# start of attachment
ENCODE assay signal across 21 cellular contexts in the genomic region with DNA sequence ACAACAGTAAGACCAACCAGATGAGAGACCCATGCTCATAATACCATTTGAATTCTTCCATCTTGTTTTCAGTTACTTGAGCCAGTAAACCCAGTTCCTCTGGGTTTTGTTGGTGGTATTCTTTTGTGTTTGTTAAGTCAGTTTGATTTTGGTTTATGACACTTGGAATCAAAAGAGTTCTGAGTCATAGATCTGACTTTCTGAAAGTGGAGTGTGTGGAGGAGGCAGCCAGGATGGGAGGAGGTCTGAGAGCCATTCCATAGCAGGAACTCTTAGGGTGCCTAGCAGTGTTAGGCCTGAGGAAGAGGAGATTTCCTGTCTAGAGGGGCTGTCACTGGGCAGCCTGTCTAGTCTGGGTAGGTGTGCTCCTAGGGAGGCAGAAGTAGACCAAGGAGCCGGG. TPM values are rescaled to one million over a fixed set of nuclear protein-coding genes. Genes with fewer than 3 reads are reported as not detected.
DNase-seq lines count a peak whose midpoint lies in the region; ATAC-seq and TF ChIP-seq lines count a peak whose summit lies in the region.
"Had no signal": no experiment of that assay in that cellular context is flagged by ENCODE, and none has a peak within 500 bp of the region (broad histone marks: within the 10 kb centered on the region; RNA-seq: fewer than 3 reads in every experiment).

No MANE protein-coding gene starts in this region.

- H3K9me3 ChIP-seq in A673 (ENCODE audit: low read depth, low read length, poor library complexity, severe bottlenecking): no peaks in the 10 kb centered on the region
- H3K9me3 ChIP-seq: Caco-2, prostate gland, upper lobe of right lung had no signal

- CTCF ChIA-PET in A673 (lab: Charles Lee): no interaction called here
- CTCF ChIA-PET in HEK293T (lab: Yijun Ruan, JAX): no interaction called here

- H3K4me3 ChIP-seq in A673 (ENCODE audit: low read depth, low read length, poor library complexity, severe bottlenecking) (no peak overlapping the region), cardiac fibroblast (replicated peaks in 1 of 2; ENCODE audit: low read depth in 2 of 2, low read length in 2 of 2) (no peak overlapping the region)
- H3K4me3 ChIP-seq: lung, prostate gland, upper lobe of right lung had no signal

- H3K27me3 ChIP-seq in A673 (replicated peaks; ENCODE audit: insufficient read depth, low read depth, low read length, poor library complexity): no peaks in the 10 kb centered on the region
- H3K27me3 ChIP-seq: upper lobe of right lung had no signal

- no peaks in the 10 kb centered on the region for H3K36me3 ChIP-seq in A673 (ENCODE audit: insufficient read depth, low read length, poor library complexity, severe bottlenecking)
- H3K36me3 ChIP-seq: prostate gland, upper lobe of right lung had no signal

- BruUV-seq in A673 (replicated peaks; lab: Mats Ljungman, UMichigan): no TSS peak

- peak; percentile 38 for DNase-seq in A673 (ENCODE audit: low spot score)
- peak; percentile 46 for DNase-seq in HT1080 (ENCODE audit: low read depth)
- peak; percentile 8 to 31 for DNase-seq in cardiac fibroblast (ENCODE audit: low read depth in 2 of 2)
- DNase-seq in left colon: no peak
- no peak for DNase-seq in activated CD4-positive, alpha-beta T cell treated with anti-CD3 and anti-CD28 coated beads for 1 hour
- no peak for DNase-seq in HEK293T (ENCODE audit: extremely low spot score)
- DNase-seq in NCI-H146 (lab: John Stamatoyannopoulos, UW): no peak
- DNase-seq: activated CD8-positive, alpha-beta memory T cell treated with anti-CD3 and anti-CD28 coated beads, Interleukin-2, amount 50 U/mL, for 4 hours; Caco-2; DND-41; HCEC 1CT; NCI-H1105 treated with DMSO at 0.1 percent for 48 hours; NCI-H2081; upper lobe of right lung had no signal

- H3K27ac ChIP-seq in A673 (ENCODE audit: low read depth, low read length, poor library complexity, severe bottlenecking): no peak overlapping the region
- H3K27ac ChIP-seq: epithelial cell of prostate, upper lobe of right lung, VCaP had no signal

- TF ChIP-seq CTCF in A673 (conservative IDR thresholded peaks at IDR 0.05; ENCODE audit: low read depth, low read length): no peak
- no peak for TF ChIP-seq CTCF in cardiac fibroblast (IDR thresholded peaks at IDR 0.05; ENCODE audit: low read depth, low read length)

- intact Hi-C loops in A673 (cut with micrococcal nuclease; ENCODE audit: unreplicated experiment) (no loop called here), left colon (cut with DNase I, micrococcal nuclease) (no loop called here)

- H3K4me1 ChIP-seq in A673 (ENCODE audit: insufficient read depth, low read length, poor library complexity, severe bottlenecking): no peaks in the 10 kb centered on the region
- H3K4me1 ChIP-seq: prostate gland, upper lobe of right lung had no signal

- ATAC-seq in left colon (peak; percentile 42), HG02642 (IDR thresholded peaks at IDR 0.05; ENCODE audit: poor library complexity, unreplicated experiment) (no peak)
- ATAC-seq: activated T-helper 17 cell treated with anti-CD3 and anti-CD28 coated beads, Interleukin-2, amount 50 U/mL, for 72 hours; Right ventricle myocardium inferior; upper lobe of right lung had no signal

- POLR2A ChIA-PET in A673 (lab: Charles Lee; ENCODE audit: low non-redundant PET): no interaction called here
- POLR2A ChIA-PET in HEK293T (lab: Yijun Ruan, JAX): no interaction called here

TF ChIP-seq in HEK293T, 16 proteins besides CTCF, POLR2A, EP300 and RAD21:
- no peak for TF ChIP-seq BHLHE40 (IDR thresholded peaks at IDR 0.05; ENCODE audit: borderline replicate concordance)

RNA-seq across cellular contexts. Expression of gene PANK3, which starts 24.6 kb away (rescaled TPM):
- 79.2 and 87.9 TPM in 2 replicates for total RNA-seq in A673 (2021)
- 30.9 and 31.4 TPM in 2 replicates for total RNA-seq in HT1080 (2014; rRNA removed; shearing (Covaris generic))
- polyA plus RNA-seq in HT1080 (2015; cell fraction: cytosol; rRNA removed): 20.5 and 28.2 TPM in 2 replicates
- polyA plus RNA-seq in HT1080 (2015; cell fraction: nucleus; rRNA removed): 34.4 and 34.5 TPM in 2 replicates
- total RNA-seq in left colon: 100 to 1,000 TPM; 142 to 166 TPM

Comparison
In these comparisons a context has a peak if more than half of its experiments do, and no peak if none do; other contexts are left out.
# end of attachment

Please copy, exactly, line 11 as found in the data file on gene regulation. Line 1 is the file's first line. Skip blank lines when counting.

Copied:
- H3K27me3 ChIP-seq in A673 (replicated peaks; ENCODE audit: insufficient read depth, low read depth, low read length, poor library complexity): no peaks in the 10 kb centered on the region